Bodies such as the Payment Systems Regulator (PSR) appreciate this and are (at least publicly) refining their strategy and objectives to try and satisfy these two opposing forces.
Diving-in to a brief fireside chat that circled the UK’s PSR 2020 outlook, Steven Bisoffi, payments technical specialist, PSR, joined David Parker, founder and CEO, Polymath Consulting.
Bisoffi explained that PSR exposed the gap which has existed for a long time in terms of payment systems - looking to drive innovation and competition with a specific interest on end-user needs across those payment systems.
“Up until recently, we [the PSR] have been relatively reactive. However, over the last 12 months and looking forward we’re going to have to be both reactive and proactive.”
He explained that as announced in the PSR 2020-2021 strategy, the body is looking into the market and identifying where it can make a difference. One of the key areas of this strategy is the new payments architecture.
Alongside this key focus lies the importance of access to cash and boosting this in line with innovation: “We’re working closely with the likes of the FCA on this as well, to push forward and ensure that there are reasonable steps being taken to allow for the population and consumers that require cash to be able to.”
Bisoffi also mentioned the work the PSR has carried out across the card acquiring market, authorised push payment fraud, confirmation of payee success and exploring PSP journeys into the future.
“This comes back to the point about whether we’re reactive or proactive. These support our productivity which means we have more time and information to spend on what is happening within the industry to help us identify where the risks are. We can then utilise these resources effectively.”
He elaborated that as innovation remains a key objective of the PSR alongside protecting end-user interests and competition, the work being carried out on the new payments architecture will support fintech and other organisations to be more agile.
The post-Brexit outlook
When the question of Brexit was raised by Parker, and specifically, how the PSR thinks it may impact interoperability of the UK’s payments infrastructure with those of Europe and wider global markets, Bisoffi was optimistic.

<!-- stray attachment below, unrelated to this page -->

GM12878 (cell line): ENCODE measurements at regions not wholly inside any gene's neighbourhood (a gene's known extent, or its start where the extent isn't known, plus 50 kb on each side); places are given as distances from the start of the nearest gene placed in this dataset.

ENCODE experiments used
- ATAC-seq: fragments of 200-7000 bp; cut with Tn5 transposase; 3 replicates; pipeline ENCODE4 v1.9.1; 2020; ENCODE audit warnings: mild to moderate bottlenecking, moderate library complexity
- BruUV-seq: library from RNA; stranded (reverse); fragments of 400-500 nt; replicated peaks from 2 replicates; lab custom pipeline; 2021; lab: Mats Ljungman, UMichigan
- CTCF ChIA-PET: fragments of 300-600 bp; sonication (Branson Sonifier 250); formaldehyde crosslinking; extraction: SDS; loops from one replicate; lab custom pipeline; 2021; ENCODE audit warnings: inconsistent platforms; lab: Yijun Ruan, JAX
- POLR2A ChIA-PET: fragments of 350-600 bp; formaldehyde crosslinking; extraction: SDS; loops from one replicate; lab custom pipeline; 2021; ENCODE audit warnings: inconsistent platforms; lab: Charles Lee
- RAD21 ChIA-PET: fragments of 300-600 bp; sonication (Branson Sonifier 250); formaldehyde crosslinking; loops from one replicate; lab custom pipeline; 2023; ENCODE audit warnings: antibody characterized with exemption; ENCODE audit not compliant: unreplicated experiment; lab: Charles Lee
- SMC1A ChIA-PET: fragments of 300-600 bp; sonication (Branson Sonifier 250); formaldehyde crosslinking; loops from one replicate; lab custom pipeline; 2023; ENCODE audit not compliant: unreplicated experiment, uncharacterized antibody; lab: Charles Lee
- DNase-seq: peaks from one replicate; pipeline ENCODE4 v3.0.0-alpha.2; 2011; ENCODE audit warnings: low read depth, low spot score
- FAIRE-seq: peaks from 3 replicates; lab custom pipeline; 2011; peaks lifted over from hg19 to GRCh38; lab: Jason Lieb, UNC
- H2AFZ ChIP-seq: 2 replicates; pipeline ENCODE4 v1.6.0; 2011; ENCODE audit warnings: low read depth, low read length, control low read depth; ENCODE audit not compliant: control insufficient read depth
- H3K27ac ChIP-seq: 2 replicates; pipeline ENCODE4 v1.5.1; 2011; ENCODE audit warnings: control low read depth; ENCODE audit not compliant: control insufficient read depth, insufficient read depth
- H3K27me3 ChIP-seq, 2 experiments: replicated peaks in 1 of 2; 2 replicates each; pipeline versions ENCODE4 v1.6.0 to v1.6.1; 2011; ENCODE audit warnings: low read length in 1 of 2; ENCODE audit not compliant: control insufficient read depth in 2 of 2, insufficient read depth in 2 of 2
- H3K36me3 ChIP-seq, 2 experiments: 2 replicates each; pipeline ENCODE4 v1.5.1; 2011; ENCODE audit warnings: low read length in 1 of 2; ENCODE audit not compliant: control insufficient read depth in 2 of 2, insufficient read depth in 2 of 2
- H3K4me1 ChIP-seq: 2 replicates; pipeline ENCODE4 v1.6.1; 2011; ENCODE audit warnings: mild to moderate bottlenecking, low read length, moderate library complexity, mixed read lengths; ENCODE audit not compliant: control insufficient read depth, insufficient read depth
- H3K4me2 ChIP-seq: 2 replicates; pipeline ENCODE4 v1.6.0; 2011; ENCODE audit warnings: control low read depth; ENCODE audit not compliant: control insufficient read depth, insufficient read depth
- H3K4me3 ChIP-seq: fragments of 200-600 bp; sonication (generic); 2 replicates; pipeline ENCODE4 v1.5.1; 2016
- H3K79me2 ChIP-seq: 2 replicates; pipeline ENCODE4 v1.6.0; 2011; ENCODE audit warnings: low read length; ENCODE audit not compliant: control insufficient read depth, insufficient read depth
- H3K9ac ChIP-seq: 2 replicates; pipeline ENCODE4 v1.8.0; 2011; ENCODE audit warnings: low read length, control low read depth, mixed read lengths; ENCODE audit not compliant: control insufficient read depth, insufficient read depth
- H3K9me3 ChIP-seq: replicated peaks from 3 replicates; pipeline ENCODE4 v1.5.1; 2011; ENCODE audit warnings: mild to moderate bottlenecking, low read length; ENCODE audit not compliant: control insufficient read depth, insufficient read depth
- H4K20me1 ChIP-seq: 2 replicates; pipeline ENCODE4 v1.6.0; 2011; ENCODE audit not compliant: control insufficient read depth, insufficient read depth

“I think the UK has and is preparing in term of its discussions and partners across Europe. Do we see any direct impact on the payment systems and the services which they provide to consumers and end users? When we look across payments, yes, there are going to be challenges, but I think what is important is ensuring that we continue to provide these services for the end-user needs and I don’t think Brexit - even a hard Brexit - is going to have an impact on this.”
Whether the PSR is willing to provide a comment about the FCA’s Open Finance Call for Input is the final area Parker raised to Bisoffi, qualifying his question in reference specifically toward digital identity.
“I don’t think anyone has yet put their arms around digital identity and said ‘You know, this is what we need to do and this is how we’re going to deliver it,’” Bisoffi explained.
“If we’re going to do this properly, it’s an absolutely enormous task. The providers of digital identity services could be PSPs or payment system providers. It depends on how you look at it. However, from an open finance perspective we are involved in those discussions with the FCA, we sit at the table and talk about open finance which is seen as a very strong initiative and which can support innovation and competition in the market.”